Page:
Mar. 27, 2002
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Poem: "April 4," by David Lehman from The Evening Sun (Scribner Poetry).
The exodus from Egypt takes place
tonight this is the bread
of affliction this the wine
like the water of the Nile turned
into blood, the first plague
visited upon Pharaoh this is
the lamb of the feast the blood
of the lamb smeared on the doorposts
so the angel of death would know
which houses to pass over as he
came to slay the first-born sons
of the Egyptian ruling class these
are the bitter herbs fresh horse-
radish the sharpest most pungent
my mother served the tears
of many centuries and my father
poured the wine in Elijah's cup
that the prophet invisibly sipped
let all who are hungry join us
The Jewish festival of Passover, or Pesach, begins today at nightfall. The eight-day festival commemorates the birth of the Jewish people as a nation when Moses led them out of Egypt, over three thousand years ago. Passover is celebrated with a special meal, called the Seder, at which special foods are eaten, special prayers are recited, and the story of the flight from Egypt is told.
It's the birthday of the great African-American dancer and choreographer Arthur Mitchell, born in New York City (1934). He started out studying tap dancing, majored in modern dance at New York City's High School for the Performing Arts and took up ballet at the age of eighteen. Three years later, in 1955, he was called in by George Balanchine to take the lead in the ballet Western Symphony at the New York City Ballet. At the time, the debut of a black dancer in the part was considered a "casting novelty." Mitchell was soon made a principal with the company, and Balanchine created memorable roles for him in A Midsummer's Night Dream (1962), Agon (1967), and other ballets. In 1969, Mitchell founded the all-black dance company, the Dance Theater of Harlem.
It's the birthday of Russian cellist and conductor Mstislav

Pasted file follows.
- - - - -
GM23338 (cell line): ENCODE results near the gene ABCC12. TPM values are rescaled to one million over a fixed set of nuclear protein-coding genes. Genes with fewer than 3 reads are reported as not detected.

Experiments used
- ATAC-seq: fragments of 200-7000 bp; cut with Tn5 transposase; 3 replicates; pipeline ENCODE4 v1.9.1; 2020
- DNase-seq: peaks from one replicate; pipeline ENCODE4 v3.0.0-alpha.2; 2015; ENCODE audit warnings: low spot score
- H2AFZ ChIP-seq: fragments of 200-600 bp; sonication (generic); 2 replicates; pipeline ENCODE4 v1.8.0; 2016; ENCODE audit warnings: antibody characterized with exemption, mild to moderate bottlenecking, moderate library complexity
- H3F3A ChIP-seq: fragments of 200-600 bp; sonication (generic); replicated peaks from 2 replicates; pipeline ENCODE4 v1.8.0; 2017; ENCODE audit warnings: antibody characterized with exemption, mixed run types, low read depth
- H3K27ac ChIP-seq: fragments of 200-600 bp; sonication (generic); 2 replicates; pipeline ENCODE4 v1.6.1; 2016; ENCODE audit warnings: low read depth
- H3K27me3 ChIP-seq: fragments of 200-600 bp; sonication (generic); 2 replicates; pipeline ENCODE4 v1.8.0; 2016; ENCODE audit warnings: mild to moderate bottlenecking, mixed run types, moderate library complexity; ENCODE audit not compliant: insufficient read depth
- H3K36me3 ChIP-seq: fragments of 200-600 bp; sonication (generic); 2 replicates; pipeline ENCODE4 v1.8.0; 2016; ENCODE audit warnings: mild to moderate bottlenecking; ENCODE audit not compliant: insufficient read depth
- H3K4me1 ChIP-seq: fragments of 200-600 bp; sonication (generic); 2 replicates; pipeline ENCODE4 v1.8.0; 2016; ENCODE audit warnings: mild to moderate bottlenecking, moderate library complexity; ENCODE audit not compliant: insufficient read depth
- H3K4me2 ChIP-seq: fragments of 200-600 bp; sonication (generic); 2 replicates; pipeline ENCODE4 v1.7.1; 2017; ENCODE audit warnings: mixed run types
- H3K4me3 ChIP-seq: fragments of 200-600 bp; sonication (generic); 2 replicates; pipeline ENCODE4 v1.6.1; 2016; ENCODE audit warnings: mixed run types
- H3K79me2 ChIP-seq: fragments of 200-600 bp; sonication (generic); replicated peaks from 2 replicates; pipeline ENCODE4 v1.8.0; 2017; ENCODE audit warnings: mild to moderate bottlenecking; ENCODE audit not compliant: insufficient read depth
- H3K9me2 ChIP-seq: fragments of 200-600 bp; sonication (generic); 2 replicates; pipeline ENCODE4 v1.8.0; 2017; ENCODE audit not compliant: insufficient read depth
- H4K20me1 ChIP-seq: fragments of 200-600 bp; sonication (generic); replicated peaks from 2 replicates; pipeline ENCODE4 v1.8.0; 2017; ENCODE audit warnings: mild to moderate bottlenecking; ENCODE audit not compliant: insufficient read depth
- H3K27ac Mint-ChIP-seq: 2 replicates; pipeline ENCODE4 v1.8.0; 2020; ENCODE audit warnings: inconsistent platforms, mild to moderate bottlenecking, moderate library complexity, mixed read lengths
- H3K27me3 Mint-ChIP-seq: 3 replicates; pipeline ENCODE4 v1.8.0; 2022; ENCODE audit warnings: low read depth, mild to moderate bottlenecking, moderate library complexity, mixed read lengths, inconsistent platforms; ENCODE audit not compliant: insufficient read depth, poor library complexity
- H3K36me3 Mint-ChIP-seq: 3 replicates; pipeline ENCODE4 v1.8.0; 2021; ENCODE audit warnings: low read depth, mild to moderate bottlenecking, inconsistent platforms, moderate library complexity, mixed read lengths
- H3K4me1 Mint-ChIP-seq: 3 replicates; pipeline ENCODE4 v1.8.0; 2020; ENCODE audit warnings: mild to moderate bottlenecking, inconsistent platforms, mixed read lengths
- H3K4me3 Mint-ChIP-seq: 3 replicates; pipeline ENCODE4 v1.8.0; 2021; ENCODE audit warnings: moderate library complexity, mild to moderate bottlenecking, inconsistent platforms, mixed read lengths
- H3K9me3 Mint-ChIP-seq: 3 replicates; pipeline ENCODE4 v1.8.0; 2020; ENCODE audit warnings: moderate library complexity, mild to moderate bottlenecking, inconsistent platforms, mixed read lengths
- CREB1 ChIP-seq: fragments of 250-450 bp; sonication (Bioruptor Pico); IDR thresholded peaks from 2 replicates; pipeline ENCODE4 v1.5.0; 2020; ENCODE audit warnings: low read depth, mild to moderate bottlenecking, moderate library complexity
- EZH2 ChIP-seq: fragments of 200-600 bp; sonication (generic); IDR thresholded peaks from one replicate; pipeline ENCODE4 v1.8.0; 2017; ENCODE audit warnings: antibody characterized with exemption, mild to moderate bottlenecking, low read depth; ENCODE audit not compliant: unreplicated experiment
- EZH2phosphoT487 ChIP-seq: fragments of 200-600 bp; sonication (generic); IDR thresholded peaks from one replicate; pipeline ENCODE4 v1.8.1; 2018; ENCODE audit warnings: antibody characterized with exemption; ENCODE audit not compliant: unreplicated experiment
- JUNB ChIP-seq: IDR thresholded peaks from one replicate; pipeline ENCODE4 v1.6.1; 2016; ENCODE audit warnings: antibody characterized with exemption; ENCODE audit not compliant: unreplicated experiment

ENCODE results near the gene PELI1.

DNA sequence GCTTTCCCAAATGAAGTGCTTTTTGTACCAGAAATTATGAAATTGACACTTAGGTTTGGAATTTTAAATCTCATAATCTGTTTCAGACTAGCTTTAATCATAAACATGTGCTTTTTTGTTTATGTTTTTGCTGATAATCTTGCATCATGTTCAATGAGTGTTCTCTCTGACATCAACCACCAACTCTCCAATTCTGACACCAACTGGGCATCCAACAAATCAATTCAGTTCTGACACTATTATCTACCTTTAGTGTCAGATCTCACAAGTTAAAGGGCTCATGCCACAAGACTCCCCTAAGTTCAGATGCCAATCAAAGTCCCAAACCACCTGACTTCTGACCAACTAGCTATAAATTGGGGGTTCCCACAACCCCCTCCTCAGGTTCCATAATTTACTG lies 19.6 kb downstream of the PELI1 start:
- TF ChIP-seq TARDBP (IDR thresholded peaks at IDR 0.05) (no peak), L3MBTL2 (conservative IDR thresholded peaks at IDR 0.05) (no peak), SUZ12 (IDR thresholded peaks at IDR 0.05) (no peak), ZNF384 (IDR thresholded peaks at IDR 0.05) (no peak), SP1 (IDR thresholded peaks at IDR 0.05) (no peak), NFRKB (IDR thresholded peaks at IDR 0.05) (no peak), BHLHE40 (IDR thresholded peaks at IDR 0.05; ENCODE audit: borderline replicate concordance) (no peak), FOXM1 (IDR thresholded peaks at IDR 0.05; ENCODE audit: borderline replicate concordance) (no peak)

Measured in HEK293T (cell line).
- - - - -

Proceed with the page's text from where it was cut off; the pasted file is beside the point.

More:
Rostropovich, born in Baku, Russia (1927). In 1969, his support of dissident
author Aleksandr Solzhenitsyn brought him into conflict with the Soviet authorities,
who kept him under wraps for nearly five years. Finally, in 1974, he was allowed
to travel to the United States, where he made a stunning debut as guest conductor
of the National Symphony Orchestra in Washington, D.C. His outspoken criticism
of the Soviet Union while he was on the tour caused the Soviet authorities to
strip him of his citizenship and brand him an "ideological renegade."
In 1990, as the Soviet Union was crumbling, he made a triumphant return to his
homeland as the music director of the National Symphony Orchestra.
It's the birthday of poet Louis (Aston Marantz) Simpson, born in Jamaica (1923). In 1964, he won the Pulitzer Prize for his collection At the End of the Open Road (1963). He said: "I want a poem to leave the reader wondering. I want it to be open. When a poem is written in a regular form that closes, click, with a rhyme-I don't like that."
It's the birthday of Japanese novelist Shusaku Endo, born in Tokyo (1923). Ten of his novels have been translated into English, including Silence (1969) and Wonderful Fool (1983), both about European missionaries in Japan.
It's the birthday of American photographer Edward Steichen, born in Luxembourg (1879). In 1902, he joined photographer Alfred Stieglitz in founding the Photo-Secession Group, whose mission was to establish photography as a fine art. They opened a gallery at 291 Fifth Avenue in New York City.
It's the birthday of French writer Henri
Murger, born in Paris (1822). His autobiographical novel Scènes
de la vie bohème (Scenes of the Bohemian Life, 1849) became
the basis for Puccini's famous opera La Bohème.
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